Click Here to visit our Sponsor
The History of Computing The Magazine Have Fun there ! Buy goodies to support us
  Mistake ? You have mr info ? Click here !Add Info     Search     Click here use the advanced search engine
Browse computer museumBrowse pong museum


ZX81 T-shirts!

see details
ZX Spectrum T-shirts!

see details
Ready prompt T-shirts!

see details
Arcade cherry T-shirts!

see details
Atari joystick T-shirts!

see details
Spiral program T-shirts!

see details
Battle Zone T-shirts!

see details
Vectrex ship T-shirts!

see details
Atari ST bombs T-shirts!

see details
Competition Pro Joystick T-shirts!

see details
Moon Lander T-shirts!

see details
C64 maze generator T-shirts!

see details
Elite spaceship t-shirt T-shirts!

see details
Pak Pak Monster T-shirts!

see details
BASIC code T-shirts!

see details
Vector ship T-shirts!

see details
Pixel adventure T-shirts!

see details
Breakout T-shirts!

see details

A > ATARI  > Video Pinball (Model C-380)   

Video Pinball (Model C-380)

In 1977, a new type of ball and paddle system was launched: Video Pinball. This game also existed in the arcade under the same name, hence the home versions sold by Atari (Video Pinball, model C-380) and Sears (Pinball Breakaway, model 99713). There even was a japanese version, the Epoch TV Block.

These systems were designed around a more advanced chip than the PONG-in-a-chip devices, possibly a microcontroller (believed, since the system also contains a small RAM chip which role is unknown, but believed to be for the display and/or score storage). The microcontroller is referred as C011500-1, although the system uses another Atari chip referenced C011512-05.

The games played are based around the pinball and breakout principles. Bumper controllers on the sides or a dial on the front were used to control the games. Depending on the game selected, the ball bounces on two bumpers (pinball games), or on a pad that moves horizontally (pinpaddle games), or just like in breakout. Obviously, each game had its own principles. In reality, the system played three different games.

The first one had four variants and was a pinball game. Some graphics and the type of bounce changed. Depending on the variant, you controled the ball with your flippers (via side buttons) or by moving a paddle with the knob. In the flipper versions, the ball had nice parabolic movement affected by the gravity whereas in the paddle versions, there was no gravity.

The second game was a basketball game. The ball bounced on a pad moved horizontally, and the goal was to let the ball go in a multicolor basket.

The third type of game was breakout. There was another variant called Breakway/Breakthru, the only difference between the two versions being a hole in the wall in place of the green bricks. Top red bricks could only be destroyed if the ball was coming directly from the paddle. This second version was only found on early models (read below).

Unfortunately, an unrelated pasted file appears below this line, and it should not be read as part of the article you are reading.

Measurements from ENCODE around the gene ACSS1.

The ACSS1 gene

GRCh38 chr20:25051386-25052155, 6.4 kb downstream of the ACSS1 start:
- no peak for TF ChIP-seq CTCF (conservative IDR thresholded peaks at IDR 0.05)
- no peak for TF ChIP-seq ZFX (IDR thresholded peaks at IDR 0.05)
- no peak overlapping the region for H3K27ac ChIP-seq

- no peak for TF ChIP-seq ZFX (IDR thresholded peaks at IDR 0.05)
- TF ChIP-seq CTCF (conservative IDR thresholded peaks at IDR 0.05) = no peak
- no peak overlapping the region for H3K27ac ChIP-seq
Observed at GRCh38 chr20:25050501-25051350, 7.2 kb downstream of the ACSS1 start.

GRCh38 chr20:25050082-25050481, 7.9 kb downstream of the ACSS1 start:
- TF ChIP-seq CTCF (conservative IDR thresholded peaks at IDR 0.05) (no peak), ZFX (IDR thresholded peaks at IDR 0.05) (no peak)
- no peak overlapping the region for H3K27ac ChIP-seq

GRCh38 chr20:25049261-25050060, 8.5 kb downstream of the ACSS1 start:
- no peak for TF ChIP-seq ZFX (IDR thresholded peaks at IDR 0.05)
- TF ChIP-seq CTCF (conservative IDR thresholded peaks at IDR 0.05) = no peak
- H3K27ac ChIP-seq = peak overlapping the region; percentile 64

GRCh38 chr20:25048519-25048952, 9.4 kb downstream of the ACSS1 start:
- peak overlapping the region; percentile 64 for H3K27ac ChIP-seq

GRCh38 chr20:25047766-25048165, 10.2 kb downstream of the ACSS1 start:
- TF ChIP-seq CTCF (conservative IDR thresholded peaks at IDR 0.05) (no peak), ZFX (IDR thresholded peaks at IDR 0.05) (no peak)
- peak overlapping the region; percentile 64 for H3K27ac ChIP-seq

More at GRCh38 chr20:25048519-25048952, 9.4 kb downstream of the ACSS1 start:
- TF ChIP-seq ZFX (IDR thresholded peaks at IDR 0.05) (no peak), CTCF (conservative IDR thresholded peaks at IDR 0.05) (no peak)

Like said above, Atari and Sears marketed their own version (both designed by Atari), and Atari even released a latter cheaper model with a slightly different beige case.

The second basketball game (Basketball II/ Rebound II) was only found on the latter version of the Atari Video Pinball (beige model) and on the Epoch TV-Block. Early versions of the Atari Video Pinball and the Sears Pinball Breakaway had the second version of the Breakout game instead, called Breakway or Breakthru.



We need more info about this console ! If you designed, used, or have more info about this system, please send us pictures or anything you might find useful.
Please consider donating your old computer / videogame system to or one of our partners from anywhere in the world (Europe, America, Asia, etc.).


Haha... Key piece of info missing in the comments - after connecting it to the TV, you still need to set the TV to channel 3! Of course, you would also need an analog to digital converter for an HD TV - since those usually have .1, .2 etc. channel extensions, In not sure it would work, but I''d him it up, turn it on, and scan for signal. $cross fingers$

Monday 24th January 2022

Search Amazon for a RCA to F-Type adapter. You can get either male or female. Also get a good coax cable if you don''t have one.

Sunday 31st December 2017
Tim Nevo

My Dad gave me our c-380 can anyone tell me the exact name of the adapter I need to plug it into my tv’s coax port?

Sunday 31st December 2017
Margaret St. John (United States)


NAME  Video Pinball (Model C-380)
YEAR  1977
BUILT IN SOFTWARE / GAMES  7 games pinball and breakout games (Flipper pinball 1, Flipper pinball 2, Paddle pinball 1, Paddle pinball 2, Rebound, Breakout, Breakthru)
CONTROLLERS  1 big paddle built-in the case + 2 side buttons for pinball games
CPU  custom Atari chipsets (C011500-11 / C011512-05)
GRAPHIC MODES  Blocky graphics
COLORS  Yes (at least 6 colors)
I/O PORTS  Video output TV RF through switch box, power in
MEDIA  None, only built-in games
POWER SUPPLY  6 x C battery cells or external power supply (9v DC, 500 mA)
PRICE  $69.95

Software for this system!

1977 Atari
1977 Atari
1977 Atari

Please buy a t-shirt to support us !
Ready prompt
ZX Spectrum
Arcade cherry
Spiral program
Atari joystick
Battle Zone
Vectrex ship
C64 maze generator
Moon Lander
Competition Pro Joystick
Atari ST bombs
Elite spaceship t-shirt
Commodore 64 prompt
Pak Pak Monster
Pixel Deer
BASIC code
Shooting gallery
3D Cubes
Pixel adventure
Vector ship

Related Ebay auctions in real time - click to buy yours

see more Atari  Video Pinball (Model C-380) Ebay auctions !

Click here to go to the top of the page   
Contact us | members | about | donate old-systems | FAQ
OLD-COMPUTERS.COM is hosted by - NYI (New York Internet) -